It is Time for Blockchain to Embrace the Level of Security Its Users Deserve
- By Shashi Kiran
- Dec 12, 2022
Blockchain technology was built in part on a principle of high-level security, but it is increasingly clear that this is not always the case, as noted by a recent DARPA analysis noting how cryptocurrency tech is vulnerable to tampering.
Under this backdrop, it is time for blockchain providers -- which extend well beyond the realms of cryptocurrency and NFTs – to give their users the level of security they deserve and, in some cases, thought they already had.
How Blockchain Security Got to Where It Is
From a hacker's perspective, crypto is proving to be a gold mine. The latest trend for hackers is targeting blockchain “bridges,” which are tools used to transfer tokens between blockchains. Through the first seven months of 2022 alone, more than $1 billion has been stolen from these blockchain bridges.
In many cases, these breaches are a result of key mismanagement. When you give power to people, which blockchain does on the surface, it gives them a certain amount of freedom but it also comes with responsibility. Even if an organization’s security fundamentals are solid, for example, malicious actors can still perform user-level trickery and fool users into signing away things or giving up private keys. It is not so much that there are problems at the root of blockchain as a technology, it is just that it has created an environment where individuals who aren't sophisticated when it comes to security find themselves in control of high-value things and become targets of sophisticated hackers.
The gap that needs to be filled is not building new protocols but rather adding more controls at the user level. This will vary depending on the size of an organization, but there could be five levels of approvals – a transaction of a certain size might require sign-off from multiple people in separate locations. Ethereum has dapps, which brings a level of programmability to the platform, but they’ve also created trouble where people don’t know which apps they are authorizing or what they are signing.
Leveling Up Blockchain Security
What can organizations do, specifically as it relates to blockchain security? Encryption technologies play particularly well with how blockchain was crafted from the get-go. Private keys are used to sign transactions, such as giving bitcoin to someone else, and encryption creates an extra layer of security on top of whatever protocols an organization already has in place.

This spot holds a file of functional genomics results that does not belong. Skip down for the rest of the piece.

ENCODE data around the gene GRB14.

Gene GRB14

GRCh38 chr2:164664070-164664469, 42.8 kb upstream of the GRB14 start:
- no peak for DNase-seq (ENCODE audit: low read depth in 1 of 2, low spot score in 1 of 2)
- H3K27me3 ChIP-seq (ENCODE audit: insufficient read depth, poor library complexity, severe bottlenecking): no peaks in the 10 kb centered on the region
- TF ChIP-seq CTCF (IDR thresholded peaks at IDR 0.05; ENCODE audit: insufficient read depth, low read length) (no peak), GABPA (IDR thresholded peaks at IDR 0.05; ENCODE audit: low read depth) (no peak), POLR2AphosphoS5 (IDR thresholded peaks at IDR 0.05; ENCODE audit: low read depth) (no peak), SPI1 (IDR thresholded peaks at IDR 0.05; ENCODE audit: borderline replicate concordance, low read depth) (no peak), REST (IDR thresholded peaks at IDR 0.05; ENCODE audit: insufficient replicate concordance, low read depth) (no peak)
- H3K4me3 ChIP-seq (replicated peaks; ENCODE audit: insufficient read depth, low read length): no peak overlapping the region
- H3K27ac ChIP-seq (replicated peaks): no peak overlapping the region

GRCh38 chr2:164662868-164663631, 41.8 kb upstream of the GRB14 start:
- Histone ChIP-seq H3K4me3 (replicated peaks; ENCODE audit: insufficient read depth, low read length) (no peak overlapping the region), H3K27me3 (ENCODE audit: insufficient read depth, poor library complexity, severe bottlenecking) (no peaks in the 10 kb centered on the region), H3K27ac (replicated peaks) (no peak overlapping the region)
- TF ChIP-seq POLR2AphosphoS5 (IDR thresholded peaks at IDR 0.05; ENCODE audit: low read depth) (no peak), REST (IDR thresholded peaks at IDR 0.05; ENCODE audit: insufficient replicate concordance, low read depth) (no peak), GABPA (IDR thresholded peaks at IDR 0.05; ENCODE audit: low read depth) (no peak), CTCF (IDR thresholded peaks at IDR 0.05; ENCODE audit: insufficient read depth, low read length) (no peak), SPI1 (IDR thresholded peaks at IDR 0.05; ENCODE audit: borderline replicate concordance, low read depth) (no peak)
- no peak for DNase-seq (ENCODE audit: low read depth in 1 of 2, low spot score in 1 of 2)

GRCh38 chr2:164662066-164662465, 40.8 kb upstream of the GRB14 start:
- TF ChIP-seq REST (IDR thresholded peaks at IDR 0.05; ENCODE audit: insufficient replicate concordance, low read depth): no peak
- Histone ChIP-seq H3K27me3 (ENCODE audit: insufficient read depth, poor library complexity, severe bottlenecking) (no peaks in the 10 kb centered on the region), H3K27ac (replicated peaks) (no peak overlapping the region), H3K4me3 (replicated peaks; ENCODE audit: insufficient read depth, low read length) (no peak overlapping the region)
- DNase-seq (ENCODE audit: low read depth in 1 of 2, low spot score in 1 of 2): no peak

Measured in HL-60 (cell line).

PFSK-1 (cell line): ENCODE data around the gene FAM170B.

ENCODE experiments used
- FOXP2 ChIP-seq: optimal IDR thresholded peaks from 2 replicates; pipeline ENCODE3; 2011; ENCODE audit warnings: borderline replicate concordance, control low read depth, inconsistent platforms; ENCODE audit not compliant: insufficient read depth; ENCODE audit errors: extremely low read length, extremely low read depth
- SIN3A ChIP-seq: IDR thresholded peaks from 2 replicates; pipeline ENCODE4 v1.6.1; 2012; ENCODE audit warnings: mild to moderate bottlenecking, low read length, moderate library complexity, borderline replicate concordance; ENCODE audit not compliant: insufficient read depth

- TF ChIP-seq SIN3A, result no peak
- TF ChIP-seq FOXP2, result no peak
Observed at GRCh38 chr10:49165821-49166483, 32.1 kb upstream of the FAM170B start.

Specifically, encrypting data while it is in use is vital. Following the $100 million exploit on its Horizon bridge, Harmony founder Stephen Tse tweeted "Private keys were stored encrypted by Harmony. These keys were doubly encrypted using a passphrase and a key management service... The system was designed to avoid persistent storage of plaintext secrets at rest."
However, double-encrypting the keys when at rest is irrelevant; when the keys are in use, they are brought to the main memory. And if the memory of the process using the key is eventually dumped, it can be extracted by malicious hackers.
In addition to technology, however, there is a need for improved education at the user level. There is an opportunity for organizations to create platforms that are usable but don't have too many “sharp knives” lying around so everyday users can sense what is happening.
In terms of education, a lot of it is basic, but still needs to reiteration: do not share passwords with others, and certainly do not share private keys. Common sense should work in theory, but the trouble is there can be millions of dollars at stake, meaning hackers will go the extra mile in an effort to fool users.
Inside the Tech That Will Lead the Way
Education is vital in the quest for advanced blockchain security, but tech will of course play a significant role as well. Confidential Computing, which uses secure enclaves to create a trusted execution environment and encrypt data while it is processed, is an increasingly important tool for blockchain security. Confidential computing-supported technologies and techniques augmenting blockchain and the Web 3.0 era include:
- Improved security by moving the two-factor authentication process to a highly secure trusted execution environment.
- Reduced trust barriers by giving end users full control over access to their digital assets, even if the underlying backend system is compromised.
- Lowered operational risk by quickly and easily revealing to regulators that user assets cannot be used without the fully auditable approval of the end user.
- Fully supported disaster recovery that helps avoid the loss of digital assets should malicious actors compromise a system.
Confidential Computing as a technology has many use cases, and it is becoming increasingly adopted for blockchain security. At its core, Confidential Computing technology gives organizations an ultra-high level of security that won't be compromised, which is a growing need for blockchain-powered systems and platforms. Those who can harness it effectively set themselves up for a win-win-win situation: significantly reduced critical incidents, smoother regulatory and security compliance and, perhaps most importantly, high levels of satisfaction among end users and customers.